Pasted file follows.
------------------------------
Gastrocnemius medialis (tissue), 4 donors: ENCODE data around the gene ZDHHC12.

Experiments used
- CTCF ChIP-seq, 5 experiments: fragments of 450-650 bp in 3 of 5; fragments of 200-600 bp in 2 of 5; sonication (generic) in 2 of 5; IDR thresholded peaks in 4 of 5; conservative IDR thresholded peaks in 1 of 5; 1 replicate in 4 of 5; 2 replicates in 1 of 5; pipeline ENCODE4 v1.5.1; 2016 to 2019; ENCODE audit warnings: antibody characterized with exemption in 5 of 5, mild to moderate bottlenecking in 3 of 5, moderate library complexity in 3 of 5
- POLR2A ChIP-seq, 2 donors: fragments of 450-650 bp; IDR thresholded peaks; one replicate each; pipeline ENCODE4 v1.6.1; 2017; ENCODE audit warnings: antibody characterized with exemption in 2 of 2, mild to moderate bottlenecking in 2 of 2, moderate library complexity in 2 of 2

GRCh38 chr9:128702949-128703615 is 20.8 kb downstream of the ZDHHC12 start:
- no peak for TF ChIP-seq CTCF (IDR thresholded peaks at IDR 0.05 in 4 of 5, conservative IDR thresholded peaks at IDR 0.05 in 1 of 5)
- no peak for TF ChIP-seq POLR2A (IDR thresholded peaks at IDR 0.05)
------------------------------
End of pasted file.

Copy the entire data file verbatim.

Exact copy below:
Gastrocnemius medialis (tissue), 4 donors: ENCODE data around the gene ZDHHC12.

Experiments used
- CTCF ChIP-seq, 5 experiments: fragments of 450-650 bp in 3 of 5; fragments of 200-600 bp in 2 of 5; sonication (generic) in 2 of 5; IDR thresholded peaks in 4 of 5; conservative IDR thresholded peaks in 1 of 5; 1 replicate in 4 of 5; 2 replicates in 1 of 5; pipeline ENCODE4 v1.5.1; 2016 to 2019; ENCODE audit warnings: antibody characterized with exemption in 5 of 5, mild to moderate bottlenecking in 3 of 5, moderate library complexity in 3 of 5
- POLR2A ChIP-seq, 2 donors: fragments of 450-650 bp; IDR thresholded peaks; one replicate each; pipeline ENCODE4 v1.6.1; 2017; ENCODE audit warnings: antibody characterized with exemption in 2 of 2, mild to moderate bottlenecking in 2 of 2, moderate library complexity in 2 of 2

GRCh38 chr9:128702949-128703615 is 20.8 kb downstream of the ZDHHC12 start:
- no peak for TF ChIP-seq CTCF (IDR thresholded peaks at IDR 0.05 in 4 of 5, conservative IDR thresholded peaks at IDR 0.05 in 1 of 5)
- no peak for TF ChIP-seq POLR2A (IDR thresholded peaks at IDR 0.05)